Another HIMSS conference is in the books. Amidst the craziness that HIMSS can be, it is always a pleasure to spend time running into friends, collaborators, and former colleagues. There have been lots of great pieces written about 2018 HIMSS, including by Chrissy Farr and by Lisa Suennen. Here are some of my thoughts and takeaways:
1 – Where’s the Peds?
HIMSS pretty much has a little something for anybody. However, walking the exhibition hall and seeing vendor booths, attending sessions, and talking with colleagues, there was a noticeable under-representation of anything having to do with pediatric care. I’m guessing this has something to do with $$, but I would love to see more attention paid to the specific needs of children, parent caregivers, pediatric care, and children’s hospitals.
2 – Cash and Flash
HIMSS had its usual plethora of vendor swag giveaways, plush carpeted booths, sponsored parties and happy hours, steak dinners, and other signs of the amount of money flowing through the system. One couldn’t help but wonder, if the biggest challenge facing American healthcare is one of cost and value, how could we be spending this much money on HIMSS while telling each other we were there to save money?
Some great tweets on this subject:
3 – Interoperability’s Day Has Arrived
With many thanks to years and years of tireless work by Ken Mandl, Josh Mandel, Aneesh Chopra, Micky Tripathi, Graham Grieve, and so many others, there was a palpable sense that FHIR APIs are crossing from “early adopter” to “mainstream.” CMS announced “Blue Button 2.0,” an API containing four years of Medicare claims data for 53 million beneficiaries that allows individuals to allow third parties to receive that data via API. The VA announced its Lighthouse platform, which gives external developers access to data and tools from the VA in order to more easily build apps to serve the needs of veterans. This is happening.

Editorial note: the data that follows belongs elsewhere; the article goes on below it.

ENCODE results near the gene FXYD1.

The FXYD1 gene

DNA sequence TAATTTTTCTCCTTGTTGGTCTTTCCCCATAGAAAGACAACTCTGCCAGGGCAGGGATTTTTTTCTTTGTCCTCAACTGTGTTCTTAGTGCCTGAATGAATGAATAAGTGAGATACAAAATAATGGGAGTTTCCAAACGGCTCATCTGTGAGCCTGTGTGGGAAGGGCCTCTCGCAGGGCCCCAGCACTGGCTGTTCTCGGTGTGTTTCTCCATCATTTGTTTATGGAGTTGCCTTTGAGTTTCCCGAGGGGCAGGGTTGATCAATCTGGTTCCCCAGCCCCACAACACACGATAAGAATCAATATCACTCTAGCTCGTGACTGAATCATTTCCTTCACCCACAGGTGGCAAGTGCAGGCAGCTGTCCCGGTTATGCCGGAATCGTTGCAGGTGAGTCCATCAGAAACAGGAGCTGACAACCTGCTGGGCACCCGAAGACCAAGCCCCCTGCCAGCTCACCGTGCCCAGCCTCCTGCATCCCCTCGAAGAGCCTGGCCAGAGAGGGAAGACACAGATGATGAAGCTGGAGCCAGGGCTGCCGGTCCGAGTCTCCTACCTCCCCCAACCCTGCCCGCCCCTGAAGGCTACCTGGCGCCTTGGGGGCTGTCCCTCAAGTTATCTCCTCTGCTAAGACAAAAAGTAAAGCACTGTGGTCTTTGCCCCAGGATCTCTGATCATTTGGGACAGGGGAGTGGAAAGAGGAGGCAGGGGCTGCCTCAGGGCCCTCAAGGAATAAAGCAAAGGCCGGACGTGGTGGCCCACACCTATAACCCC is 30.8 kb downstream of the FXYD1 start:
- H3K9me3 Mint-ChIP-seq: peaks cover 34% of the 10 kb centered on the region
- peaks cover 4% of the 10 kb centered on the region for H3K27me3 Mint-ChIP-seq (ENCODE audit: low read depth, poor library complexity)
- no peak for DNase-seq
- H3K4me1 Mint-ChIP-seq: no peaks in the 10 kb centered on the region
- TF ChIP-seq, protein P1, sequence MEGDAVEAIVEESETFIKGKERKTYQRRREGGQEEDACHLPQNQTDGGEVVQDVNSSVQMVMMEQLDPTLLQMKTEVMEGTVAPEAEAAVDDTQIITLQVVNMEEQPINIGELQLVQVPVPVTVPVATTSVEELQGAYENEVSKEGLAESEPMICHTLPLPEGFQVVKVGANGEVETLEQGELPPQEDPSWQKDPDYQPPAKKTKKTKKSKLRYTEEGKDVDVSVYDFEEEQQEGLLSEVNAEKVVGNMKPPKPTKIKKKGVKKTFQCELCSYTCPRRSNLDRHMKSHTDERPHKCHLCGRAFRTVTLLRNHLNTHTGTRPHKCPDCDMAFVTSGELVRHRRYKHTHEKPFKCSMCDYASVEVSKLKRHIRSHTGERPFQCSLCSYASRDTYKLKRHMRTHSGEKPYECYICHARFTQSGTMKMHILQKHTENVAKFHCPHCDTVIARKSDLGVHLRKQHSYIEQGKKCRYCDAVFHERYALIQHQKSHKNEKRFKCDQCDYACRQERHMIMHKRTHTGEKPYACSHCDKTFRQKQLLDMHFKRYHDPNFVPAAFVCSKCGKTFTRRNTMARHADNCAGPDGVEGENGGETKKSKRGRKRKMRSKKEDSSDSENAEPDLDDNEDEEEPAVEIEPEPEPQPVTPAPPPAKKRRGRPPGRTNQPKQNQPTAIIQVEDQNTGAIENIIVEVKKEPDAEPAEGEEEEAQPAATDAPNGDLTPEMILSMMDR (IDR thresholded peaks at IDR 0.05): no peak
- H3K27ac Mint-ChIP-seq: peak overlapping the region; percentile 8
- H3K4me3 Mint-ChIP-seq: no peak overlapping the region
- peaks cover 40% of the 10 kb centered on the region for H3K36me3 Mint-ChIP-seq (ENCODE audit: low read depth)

4 – 2018 HIMSS Word Cloud
AI. Cloud. Interoperability. Security. Provider Burden. API. Connected. Engaged. Consumer. Coordinated…… and Blockchain
4b – My favorite 2018 HIMSS pitch
Started off with the company saying, “even though all our founders come from an AI-background, and all our competitors use AI, we do not use AI in our product.”
5 – From EHR Implementations to Pilots to Mainstream Digital Health
Lots of thought and effort is going into thinking about how to scale innovation and move digital health into the mainstream. How can we create the infrastructure, processes, and tools to try things out, iterate, and scale innovations to get beyond the pilot trap? You can still feel the tension as people try to move past the era of EHR implementations to actually using their EHRs as an underlying platform to achieve care delivery goals like patient engagement, population health, and precision medicine. How can we best use EHRs as a platform on top of which we can integrate novel apps, analytics, and decision support? To me, solving this at scale is the key question and challenge of the next several years.